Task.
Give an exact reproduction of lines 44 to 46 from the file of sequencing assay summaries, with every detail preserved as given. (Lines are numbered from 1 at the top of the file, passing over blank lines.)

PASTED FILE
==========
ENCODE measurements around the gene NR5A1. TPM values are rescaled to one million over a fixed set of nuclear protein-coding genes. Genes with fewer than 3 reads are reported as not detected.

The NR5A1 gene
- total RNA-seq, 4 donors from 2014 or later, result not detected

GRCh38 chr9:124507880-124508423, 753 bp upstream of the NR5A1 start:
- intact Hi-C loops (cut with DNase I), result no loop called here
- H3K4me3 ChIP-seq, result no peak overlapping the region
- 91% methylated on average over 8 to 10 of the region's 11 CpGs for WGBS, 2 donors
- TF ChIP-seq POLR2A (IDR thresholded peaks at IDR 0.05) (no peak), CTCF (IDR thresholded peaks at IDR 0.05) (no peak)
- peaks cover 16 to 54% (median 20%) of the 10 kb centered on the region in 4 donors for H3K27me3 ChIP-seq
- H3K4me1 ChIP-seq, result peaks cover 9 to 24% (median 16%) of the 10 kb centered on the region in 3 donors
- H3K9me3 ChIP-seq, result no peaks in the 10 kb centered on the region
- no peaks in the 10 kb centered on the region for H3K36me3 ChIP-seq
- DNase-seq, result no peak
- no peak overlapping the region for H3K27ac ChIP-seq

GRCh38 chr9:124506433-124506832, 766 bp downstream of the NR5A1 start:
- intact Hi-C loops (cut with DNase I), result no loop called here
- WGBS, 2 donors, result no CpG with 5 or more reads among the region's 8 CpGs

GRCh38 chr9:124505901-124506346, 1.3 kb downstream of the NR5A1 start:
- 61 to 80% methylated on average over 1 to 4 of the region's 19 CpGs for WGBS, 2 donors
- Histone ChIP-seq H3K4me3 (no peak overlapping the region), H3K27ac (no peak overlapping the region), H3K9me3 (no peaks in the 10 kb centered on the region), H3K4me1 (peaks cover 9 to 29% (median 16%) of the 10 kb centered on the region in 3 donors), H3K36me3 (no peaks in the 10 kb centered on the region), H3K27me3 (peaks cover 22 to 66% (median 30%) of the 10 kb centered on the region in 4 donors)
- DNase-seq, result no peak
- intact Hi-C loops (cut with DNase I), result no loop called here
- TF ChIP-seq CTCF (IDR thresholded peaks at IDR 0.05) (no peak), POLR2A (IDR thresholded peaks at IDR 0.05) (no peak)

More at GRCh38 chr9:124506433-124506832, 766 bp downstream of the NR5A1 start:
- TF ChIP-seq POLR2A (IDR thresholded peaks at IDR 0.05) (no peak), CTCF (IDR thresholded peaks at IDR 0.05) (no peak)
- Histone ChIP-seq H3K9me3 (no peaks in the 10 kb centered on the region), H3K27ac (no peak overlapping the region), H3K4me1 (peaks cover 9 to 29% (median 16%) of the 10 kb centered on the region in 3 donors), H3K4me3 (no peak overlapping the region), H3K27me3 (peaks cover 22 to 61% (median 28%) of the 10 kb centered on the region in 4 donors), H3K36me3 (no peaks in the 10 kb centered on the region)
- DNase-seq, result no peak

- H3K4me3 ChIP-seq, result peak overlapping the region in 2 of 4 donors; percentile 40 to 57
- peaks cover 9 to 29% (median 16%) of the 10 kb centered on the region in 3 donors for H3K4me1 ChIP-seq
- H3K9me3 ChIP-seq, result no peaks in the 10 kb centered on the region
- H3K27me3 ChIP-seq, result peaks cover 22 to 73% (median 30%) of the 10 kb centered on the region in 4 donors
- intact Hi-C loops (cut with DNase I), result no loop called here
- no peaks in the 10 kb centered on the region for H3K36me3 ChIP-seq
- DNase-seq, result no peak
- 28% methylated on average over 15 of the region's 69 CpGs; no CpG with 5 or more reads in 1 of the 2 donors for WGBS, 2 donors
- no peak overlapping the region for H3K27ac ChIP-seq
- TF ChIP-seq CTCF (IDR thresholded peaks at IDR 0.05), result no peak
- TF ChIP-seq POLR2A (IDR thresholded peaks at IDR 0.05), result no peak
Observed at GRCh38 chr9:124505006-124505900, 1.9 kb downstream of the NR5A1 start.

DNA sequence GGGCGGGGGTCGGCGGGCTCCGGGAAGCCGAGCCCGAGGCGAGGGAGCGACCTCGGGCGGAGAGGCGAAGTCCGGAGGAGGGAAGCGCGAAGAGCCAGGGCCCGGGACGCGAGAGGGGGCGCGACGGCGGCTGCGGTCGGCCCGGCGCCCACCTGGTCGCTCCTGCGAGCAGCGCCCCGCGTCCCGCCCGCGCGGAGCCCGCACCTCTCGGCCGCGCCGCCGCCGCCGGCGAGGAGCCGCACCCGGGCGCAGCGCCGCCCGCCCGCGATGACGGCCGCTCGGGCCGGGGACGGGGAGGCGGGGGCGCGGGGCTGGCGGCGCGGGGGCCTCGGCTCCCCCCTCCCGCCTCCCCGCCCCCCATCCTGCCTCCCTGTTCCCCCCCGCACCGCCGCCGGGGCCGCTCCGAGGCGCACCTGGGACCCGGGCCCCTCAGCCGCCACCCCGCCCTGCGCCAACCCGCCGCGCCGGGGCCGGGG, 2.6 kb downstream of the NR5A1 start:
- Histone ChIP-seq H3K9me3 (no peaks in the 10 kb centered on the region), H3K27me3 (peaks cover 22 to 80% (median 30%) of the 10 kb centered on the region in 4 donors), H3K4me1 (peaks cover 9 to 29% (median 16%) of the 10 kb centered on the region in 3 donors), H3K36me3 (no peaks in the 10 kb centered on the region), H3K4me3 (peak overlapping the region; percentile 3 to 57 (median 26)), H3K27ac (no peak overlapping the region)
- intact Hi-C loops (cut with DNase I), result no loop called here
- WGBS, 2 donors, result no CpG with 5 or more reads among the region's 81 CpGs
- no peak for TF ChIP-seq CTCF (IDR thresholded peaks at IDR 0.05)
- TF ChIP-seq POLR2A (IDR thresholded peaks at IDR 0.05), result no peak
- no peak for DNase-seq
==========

- no peak for TF ChIP-seq CTCF (IDR thresholded peaks at IDR 0.05)
- TF ChIP-seq POLR2A (IDR thresholded peaks at IDR 0.05), result no peak
- no peak for DNase-seq